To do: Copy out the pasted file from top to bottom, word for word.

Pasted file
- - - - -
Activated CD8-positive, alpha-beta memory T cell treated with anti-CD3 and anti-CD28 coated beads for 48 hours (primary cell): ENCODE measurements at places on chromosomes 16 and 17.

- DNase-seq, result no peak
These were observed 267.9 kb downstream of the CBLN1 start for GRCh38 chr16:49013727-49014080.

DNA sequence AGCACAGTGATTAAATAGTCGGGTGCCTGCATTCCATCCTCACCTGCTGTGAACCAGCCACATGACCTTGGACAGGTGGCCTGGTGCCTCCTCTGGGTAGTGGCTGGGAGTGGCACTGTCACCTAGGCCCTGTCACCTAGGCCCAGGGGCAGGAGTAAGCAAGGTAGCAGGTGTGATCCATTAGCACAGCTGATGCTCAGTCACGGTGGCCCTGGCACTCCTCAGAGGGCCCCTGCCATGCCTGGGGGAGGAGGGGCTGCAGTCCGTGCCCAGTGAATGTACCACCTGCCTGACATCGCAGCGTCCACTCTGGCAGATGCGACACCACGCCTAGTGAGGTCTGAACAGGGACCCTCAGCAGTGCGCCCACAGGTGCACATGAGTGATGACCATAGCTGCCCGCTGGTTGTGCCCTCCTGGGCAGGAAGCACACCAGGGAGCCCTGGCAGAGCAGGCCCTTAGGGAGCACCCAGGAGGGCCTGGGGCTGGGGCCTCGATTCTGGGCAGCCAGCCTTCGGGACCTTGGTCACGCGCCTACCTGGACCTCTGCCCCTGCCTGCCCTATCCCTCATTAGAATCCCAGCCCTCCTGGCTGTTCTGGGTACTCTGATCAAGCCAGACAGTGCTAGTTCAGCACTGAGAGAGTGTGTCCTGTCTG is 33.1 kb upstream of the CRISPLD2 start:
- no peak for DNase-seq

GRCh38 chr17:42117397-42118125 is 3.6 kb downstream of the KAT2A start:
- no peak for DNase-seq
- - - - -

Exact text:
Activated CD8-positive, alpha-beta memory T cell treated with anti-CD3 and anti-CD28 coated beads for 48 hours (primary cell): ENCODE measurements at places on chromosomes 16 and 17.

- DNase-seq, result no peak
These were observed 267.9 kb downstream of the CBLN1 start for GRCh38 chr16:49013727-49014080.

DNA sequence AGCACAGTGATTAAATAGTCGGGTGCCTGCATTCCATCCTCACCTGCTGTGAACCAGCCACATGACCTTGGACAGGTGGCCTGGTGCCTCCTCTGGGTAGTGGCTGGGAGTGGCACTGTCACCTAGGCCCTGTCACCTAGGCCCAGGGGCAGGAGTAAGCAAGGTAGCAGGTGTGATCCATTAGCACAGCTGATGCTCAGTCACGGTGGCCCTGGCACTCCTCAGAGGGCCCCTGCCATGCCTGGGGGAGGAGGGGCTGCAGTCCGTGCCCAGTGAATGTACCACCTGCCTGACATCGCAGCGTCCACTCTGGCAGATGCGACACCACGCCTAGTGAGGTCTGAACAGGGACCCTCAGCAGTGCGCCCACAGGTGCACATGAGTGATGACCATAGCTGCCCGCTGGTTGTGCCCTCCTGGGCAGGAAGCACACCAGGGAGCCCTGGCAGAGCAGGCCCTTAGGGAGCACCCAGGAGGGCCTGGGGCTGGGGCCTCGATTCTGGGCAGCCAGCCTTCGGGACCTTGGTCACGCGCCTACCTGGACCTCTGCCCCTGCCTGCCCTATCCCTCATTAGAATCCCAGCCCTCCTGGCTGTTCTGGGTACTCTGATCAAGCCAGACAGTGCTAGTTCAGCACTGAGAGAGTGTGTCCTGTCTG is 33.1 kb upstream of the CRISPLD2 start:
- no peak for DNase-seq

GRCh38 chr17:42117397-42118125 is 3.6 kb downstream of the KAT2A start:
- no peak for DNase-seq